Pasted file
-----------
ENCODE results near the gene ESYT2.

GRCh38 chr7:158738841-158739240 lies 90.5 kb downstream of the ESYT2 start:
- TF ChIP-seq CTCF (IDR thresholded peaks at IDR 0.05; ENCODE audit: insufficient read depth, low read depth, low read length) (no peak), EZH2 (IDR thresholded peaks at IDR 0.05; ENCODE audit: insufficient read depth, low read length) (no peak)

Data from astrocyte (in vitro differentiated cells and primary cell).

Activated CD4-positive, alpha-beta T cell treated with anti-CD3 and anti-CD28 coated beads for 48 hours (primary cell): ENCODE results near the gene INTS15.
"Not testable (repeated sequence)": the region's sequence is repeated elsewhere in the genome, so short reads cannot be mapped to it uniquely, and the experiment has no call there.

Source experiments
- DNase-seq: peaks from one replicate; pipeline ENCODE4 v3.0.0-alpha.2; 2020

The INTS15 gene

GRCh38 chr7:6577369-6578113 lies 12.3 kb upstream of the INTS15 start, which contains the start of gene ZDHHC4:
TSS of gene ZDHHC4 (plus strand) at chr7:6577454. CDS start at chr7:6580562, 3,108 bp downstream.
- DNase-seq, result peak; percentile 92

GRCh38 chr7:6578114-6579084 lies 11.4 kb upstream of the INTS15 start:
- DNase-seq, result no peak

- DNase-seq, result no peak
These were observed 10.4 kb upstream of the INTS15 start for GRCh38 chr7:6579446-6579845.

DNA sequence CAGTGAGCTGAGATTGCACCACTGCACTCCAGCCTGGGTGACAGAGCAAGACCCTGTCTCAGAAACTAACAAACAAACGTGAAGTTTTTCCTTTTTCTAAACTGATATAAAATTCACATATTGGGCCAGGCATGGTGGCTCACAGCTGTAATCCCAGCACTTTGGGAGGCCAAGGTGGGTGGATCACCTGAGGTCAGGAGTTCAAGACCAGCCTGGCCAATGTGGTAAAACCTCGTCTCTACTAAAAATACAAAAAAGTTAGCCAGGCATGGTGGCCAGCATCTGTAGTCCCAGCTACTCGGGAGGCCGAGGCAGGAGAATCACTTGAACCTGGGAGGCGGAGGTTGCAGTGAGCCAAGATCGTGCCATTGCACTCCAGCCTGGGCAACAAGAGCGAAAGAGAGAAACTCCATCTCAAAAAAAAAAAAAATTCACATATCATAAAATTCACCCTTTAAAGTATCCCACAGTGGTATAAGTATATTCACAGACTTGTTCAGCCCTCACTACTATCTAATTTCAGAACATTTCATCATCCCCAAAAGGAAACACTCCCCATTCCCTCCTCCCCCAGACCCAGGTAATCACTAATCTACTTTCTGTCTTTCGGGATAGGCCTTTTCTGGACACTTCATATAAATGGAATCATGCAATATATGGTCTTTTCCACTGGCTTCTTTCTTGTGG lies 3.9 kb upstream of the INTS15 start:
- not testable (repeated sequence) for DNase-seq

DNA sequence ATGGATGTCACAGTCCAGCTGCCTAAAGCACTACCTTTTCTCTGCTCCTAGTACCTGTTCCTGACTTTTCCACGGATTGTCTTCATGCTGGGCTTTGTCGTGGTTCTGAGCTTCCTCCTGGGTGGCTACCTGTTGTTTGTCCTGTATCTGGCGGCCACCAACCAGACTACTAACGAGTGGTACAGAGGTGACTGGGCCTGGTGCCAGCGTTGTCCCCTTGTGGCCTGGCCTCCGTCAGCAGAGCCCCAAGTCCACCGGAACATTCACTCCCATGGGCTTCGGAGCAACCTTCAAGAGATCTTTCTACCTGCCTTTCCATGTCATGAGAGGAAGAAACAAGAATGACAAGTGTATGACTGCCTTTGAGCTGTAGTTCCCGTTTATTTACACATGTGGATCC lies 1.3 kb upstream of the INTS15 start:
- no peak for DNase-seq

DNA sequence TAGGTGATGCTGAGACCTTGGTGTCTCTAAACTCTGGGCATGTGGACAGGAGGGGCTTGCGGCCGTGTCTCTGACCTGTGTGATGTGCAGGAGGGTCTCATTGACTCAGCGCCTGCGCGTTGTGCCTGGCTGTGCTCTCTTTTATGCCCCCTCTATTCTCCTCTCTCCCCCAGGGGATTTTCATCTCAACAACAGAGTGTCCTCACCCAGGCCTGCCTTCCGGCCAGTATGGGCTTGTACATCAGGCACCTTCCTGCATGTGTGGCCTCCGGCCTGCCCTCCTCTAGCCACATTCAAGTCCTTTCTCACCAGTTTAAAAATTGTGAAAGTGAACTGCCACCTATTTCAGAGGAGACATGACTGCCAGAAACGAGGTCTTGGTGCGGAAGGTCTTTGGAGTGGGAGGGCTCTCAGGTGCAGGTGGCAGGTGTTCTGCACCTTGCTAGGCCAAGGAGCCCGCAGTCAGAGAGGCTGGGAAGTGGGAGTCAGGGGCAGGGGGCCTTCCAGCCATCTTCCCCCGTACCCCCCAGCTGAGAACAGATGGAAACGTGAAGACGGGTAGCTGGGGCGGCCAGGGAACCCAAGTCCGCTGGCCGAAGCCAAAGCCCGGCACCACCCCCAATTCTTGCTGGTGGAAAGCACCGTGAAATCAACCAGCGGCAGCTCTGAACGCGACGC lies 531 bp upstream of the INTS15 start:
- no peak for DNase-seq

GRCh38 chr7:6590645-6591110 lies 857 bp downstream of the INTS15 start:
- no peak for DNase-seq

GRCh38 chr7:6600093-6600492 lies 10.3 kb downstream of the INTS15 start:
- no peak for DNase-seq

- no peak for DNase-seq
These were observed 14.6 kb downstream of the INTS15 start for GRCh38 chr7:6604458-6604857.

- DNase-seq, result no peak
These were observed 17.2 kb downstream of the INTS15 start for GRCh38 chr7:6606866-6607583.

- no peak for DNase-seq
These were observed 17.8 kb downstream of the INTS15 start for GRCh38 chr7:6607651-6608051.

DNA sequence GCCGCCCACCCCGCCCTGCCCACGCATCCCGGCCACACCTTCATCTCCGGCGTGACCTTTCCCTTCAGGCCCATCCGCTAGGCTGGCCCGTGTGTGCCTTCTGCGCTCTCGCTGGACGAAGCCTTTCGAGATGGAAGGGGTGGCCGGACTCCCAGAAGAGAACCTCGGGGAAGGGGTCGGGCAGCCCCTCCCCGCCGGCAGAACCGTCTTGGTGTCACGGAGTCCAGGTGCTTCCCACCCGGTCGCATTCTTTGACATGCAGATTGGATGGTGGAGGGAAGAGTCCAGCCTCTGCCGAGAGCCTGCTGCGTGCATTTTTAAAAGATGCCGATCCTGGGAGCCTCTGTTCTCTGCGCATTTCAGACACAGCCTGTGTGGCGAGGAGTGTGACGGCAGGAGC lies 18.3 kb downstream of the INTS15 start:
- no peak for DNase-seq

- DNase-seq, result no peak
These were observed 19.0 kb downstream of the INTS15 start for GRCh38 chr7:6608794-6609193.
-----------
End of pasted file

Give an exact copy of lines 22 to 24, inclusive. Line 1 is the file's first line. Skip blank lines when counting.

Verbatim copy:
- no peak for DNase-seq

GRCh38 chr7:6590645-6591110 lies 857 bp downstream of the INTS15 start:
- no peak for DNase-seq